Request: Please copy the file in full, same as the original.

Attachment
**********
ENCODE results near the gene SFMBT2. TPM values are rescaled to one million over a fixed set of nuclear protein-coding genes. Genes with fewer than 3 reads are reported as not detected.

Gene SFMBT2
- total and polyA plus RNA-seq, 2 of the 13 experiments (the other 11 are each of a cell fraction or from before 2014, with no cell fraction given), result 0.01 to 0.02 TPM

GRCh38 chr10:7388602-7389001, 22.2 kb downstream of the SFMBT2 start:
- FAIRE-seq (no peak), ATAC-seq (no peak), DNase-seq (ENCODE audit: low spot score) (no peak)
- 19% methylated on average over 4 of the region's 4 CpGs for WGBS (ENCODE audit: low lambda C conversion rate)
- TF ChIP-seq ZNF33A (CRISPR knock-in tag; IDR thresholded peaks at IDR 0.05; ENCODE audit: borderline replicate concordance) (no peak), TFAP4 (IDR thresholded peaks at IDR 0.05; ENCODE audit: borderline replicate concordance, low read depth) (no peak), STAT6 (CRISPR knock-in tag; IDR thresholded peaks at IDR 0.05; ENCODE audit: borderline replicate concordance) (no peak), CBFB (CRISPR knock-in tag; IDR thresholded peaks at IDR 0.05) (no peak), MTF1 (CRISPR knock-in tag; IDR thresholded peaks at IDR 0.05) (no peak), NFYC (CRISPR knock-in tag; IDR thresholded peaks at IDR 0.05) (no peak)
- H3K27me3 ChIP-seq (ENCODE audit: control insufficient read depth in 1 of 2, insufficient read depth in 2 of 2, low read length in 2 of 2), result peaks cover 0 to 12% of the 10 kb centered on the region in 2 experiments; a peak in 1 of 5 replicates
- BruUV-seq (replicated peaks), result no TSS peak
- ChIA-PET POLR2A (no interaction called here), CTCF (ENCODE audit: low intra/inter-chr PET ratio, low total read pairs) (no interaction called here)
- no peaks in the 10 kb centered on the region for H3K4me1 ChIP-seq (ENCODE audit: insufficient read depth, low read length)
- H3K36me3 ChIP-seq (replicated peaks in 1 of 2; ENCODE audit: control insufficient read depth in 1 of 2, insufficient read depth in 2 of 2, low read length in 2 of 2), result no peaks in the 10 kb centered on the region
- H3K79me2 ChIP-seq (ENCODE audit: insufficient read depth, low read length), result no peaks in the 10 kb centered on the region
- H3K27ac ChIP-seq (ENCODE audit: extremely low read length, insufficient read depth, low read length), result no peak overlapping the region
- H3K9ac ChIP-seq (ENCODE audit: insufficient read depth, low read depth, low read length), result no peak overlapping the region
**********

ENCODE results near the gene SFMBT2. TPM values are rescaled to one million over a fixed set of nuclear protein-coding genes. Genes with fewer than 3 reads are reported as not detected.

Gene SFMBT2
- total and polyA plus RNA-seq, 2 of the 13 experiments (the other 11 are each of a cell fraction or from before 2014, with no cell fraction given), result 0.01 to 0.02 TPM

GRCh38 chr10:7388602-7389001, 22.2 kb downstream of the SFMBT2 start:
- FAIRE-seq (no peak), ATAC-seq (no peak), DNase-seq (ENCODE audit: low spot score) (no peak)
- 19% methylated on average over 4 of the region's 4 CpGs for WGBS (ENCODE audit: low lambda C conversion rate)
- TF ChIP-seq ZNF33A (CRISPR knock-in tag; IDR thresholded peaks at IDR 0.05; ENCODE audit: borderline replicate concordance) (no peak), TFAP4 (IDR thresholded peaks at IDR 0.05; ENCODE audit: borderline replicate concordance, low read depth) (no peak), STAT6 (CRISPR knock-in tag; IDR thresholded peaks at IDR 0.05; ENCODE audit: borderline replicate concordance) (no peak), CBFB (CRISPR knock-in tag; IDR thresholded peaks at IDR 0.05) (no peak), MTF1 (CRISPR knock-in tag; IDR thresholded peaks at IDR 0.05) (no peak), NFYC (CRISPR knock-in tag; IDR thresholded peaks at IDR 0.05) (no peak)
- H3K27me3 ChIP-seq (ENCODE audit: control insufficient read depth in 1 of 2, insufficient read depth in 2 of 2, low read length in 2 of 2), result peaks cover 0 to 12% of the 10 kb centered on the region in 2 experiments; a peak in 1 of 5 replicates
- BruUV-seq (replicated peaks), result no TSS peak
- ChIA-PET POLR2A (no interaction called here), CTCF (ENCODE audit: low intra/inter-chr PET ratio, low total read pairs) (no interaction called here)
- no peaks in the 10 kb centered on the region for H3K4me1 ChIP-seq (ENCODE audit: insufficient read depth, low read length)
- H3K36me3 ChIP-seq (replicated peaks in 1 of 2; ENCODE audit: control insufficient read depth in 1 of 2, insufficient read depth in 2 of 2, low read length in 2 of 2), result no peaks in the 10 kb centered on the region
- H3K79me2 ChIP-seq (ENCODE audit: insufficient read depth, low read length), result no peaks in the 10 kb centered on the region
- H3K27ac ChIP-seq (ENCODE audit: extremely low read length, insufficient read depth, low read length), result no peak overlapping the region
- H3K9ac ChIP-seq (ENCODE audit: insufficient read depth, low read depth, low read length), result no peak overlapping the region